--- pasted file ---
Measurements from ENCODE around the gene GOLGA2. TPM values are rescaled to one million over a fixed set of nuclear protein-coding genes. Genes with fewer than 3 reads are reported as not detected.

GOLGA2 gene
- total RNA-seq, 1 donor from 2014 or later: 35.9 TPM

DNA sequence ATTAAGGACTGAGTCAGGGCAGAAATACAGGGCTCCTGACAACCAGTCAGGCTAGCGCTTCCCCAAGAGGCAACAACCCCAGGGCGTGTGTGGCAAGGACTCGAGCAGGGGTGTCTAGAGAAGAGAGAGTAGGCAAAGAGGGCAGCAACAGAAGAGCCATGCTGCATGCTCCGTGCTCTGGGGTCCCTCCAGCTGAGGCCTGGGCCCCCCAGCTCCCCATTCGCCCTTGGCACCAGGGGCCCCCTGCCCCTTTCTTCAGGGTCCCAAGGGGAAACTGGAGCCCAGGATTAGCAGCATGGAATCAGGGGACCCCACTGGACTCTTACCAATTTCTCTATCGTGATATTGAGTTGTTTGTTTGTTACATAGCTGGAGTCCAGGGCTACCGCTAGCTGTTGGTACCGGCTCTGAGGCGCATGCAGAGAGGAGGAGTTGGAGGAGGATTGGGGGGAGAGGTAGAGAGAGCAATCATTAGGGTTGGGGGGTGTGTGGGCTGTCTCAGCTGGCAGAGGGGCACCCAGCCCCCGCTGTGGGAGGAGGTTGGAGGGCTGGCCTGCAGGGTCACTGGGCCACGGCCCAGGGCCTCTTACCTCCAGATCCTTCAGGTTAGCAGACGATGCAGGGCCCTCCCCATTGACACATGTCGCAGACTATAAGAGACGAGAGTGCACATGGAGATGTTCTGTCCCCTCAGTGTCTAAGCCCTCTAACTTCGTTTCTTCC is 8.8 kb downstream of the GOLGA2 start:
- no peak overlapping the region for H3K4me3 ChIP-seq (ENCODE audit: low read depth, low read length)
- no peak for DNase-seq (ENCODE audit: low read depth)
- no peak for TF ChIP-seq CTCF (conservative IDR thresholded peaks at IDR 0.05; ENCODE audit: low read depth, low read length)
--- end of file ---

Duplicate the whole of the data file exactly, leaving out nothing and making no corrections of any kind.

Measurements from ENCODE around the gene GOLGA2. TPM values are rescaled to one million over a fixed set of nuclear protein-coding genes. Genes with fewer than 3 reads are reported as not detected.

GOLGA2 gene
- total RNA-seq, 1 donor from 2014 or later: 35.9 TPM

DNA sequence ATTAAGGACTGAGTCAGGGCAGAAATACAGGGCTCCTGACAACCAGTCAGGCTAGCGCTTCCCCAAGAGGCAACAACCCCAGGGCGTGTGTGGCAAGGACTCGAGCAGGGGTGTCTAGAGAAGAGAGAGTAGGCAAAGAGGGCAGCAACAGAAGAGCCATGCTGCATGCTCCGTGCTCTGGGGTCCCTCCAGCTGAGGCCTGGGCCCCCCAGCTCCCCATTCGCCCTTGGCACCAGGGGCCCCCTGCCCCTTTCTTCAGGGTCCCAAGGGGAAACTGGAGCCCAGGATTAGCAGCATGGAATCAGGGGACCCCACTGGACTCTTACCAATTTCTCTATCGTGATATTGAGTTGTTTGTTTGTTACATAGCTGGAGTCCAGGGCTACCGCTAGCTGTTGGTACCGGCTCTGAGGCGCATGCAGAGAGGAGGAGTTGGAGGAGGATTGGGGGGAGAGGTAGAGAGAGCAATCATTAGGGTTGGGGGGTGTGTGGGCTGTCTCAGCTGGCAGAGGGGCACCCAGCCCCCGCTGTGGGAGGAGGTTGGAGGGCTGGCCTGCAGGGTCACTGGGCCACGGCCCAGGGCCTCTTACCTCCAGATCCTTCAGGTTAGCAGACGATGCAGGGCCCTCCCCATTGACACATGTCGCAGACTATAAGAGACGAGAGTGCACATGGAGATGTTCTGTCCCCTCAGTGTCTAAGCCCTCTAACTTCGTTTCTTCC is 8.8 kb downstream of the GOLGA2 start:
- no peak overlapping the region for H3K4me3 ChIP-seq (ENCODE audit: low read depth, low read length)
- no peak for DNase-seq (ENCODE audit: low read depth)
- no peak for TF ChIP-seq CTCF (conservative IDR thresholded peaks at IDR 0.05; ENCODE audit: low read depth, low read length)